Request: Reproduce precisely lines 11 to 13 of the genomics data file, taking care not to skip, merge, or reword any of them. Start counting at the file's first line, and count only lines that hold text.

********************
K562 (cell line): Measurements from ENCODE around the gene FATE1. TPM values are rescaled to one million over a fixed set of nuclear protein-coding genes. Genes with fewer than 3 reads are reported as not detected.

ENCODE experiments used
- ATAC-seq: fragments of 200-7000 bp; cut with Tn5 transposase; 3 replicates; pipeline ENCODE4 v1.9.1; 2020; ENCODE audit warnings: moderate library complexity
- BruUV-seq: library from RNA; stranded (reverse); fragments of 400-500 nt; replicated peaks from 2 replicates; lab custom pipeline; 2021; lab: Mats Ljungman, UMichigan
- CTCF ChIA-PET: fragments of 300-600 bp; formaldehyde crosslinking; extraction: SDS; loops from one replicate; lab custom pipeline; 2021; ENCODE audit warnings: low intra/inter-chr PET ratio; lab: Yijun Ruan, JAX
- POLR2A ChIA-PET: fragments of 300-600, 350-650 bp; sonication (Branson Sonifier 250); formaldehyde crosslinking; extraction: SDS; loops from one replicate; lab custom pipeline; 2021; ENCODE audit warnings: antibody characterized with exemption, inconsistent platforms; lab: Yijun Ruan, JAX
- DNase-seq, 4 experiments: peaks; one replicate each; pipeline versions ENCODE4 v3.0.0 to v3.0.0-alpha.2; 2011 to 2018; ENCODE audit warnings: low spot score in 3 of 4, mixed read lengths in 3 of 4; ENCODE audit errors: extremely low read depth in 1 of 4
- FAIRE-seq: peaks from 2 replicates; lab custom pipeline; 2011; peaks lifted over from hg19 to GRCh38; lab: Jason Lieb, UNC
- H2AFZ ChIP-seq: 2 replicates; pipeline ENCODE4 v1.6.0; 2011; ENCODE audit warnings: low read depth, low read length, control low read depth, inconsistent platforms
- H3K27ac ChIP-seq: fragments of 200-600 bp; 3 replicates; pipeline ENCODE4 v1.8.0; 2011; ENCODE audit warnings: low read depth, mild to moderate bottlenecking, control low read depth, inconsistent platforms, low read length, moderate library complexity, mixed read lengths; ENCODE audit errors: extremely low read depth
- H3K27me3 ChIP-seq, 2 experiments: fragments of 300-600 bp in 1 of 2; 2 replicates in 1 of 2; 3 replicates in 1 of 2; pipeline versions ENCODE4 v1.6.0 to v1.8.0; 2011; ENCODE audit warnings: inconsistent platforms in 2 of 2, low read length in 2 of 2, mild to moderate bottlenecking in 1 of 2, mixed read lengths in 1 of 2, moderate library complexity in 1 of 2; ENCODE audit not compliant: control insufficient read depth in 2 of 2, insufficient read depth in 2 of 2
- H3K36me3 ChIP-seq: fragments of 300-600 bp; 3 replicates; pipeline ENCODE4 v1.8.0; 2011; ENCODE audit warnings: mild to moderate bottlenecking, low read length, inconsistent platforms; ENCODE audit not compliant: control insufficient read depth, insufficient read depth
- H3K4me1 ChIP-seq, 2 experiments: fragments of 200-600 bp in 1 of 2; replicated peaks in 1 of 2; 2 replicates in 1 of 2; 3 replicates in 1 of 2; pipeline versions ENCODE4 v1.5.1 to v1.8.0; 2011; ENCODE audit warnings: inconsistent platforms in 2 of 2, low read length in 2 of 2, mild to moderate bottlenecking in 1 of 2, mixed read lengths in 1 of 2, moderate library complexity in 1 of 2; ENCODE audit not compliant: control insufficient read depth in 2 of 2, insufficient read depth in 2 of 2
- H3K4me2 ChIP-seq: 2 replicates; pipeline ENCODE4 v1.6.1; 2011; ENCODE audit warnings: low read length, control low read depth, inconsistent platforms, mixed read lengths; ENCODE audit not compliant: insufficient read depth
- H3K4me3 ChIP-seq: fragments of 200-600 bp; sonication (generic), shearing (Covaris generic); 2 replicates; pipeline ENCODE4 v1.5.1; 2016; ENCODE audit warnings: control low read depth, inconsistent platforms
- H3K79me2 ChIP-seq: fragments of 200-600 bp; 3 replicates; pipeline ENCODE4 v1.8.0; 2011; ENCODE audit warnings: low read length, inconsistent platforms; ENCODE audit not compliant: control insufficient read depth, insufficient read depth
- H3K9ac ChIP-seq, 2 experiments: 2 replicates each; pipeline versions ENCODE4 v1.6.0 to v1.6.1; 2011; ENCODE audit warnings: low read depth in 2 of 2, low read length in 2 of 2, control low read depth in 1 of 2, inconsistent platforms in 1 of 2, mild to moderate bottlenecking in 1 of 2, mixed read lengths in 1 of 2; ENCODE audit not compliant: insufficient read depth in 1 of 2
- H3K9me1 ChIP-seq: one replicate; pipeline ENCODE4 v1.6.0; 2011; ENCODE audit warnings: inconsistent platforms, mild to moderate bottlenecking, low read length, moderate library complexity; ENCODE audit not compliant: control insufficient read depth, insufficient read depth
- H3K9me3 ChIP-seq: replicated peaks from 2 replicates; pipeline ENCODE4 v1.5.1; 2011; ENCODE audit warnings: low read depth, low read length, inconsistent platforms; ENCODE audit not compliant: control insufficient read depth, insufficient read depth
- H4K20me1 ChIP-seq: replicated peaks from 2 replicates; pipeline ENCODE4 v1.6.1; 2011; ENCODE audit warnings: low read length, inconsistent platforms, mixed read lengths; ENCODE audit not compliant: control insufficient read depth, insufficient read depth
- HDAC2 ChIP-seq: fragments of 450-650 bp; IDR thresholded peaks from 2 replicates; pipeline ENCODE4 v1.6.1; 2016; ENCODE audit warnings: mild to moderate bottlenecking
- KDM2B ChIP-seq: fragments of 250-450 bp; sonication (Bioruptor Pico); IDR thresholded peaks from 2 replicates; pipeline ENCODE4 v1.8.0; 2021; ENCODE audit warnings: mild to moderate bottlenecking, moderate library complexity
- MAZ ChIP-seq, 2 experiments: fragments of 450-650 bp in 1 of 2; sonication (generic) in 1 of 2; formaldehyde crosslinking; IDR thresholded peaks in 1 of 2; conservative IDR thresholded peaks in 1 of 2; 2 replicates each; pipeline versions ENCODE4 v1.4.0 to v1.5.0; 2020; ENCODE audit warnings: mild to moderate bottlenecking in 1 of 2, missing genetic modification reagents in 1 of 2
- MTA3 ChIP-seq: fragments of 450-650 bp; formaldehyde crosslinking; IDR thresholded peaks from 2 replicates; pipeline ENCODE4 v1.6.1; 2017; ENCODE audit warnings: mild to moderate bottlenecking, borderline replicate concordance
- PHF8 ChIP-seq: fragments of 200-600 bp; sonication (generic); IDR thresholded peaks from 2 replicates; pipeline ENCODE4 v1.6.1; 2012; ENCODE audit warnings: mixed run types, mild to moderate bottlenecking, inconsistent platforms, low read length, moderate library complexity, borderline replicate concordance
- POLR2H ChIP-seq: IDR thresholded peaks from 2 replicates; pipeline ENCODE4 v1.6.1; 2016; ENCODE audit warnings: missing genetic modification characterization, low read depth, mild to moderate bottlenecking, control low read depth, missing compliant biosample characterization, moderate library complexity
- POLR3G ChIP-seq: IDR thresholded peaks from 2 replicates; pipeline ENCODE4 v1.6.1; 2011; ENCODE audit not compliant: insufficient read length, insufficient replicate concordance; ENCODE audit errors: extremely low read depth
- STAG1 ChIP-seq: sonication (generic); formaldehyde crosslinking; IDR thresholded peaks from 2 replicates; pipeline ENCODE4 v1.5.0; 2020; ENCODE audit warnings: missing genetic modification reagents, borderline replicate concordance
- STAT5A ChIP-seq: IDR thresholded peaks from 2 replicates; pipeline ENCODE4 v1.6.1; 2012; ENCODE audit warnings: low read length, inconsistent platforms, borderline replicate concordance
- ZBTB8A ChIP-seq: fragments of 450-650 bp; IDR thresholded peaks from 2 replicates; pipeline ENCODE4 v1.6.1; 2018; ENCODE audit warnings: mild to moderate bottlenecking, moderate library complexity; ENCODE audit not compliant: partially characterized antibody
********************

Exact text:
- H3K27me3 ChIP-seq, 2 experiments: fragments of 300-600 bp in 1 of 2; 2 replicates in 1 of 2; 3 replicates in 1 of 2; pipeline versions ENCODE4 v1.6.0 to v1.8.0; 2011; ENCODE audit warnings: inconsistent platforms in 2 of 2, low read length in 2 of 2, mild to moderate bottlenecking in 1 of 2, mixed read lengths in 1 of 2, moderate library complexity in 1 of 2; ENCODE audit not compliant: control insufficient read depth in 2 of 2, insufficient read depth in 2 of 2
- H3K36me3 ChIP-seq: fragments of 300-600 bp; 3 replicates; pipeline ENCODE4 v1.8.0; 2011; ENCODE audit warnings: mild to moderate bottlenecking, low read length, inconsistent platforms; ENCODE audit not compliant: control insufficient read depth, insufficient read depth
- H3K4me1 ChIP-seq, 2 experiments: fragments of 200-600 bp in 1 of 2; replicated peaks in 1 of 2; 2 replicates in 1 of 2; 3 replicates in 1 of 2; pipeline versions ENCODE4 v1.5.1 to v1.8.0; 2011; ENCODE audit warnings: inconsistent platforms in 2 of 2, low read length in 2 of 2, mild to moderate bottlenecking in 1 of 2, mixed read lengths in 1 of 2, moderate library complexity in 1 of 2; ENCODE audit not compliant: control insufficient read depth in 2 of 2, insufficient read depth in 2 of 2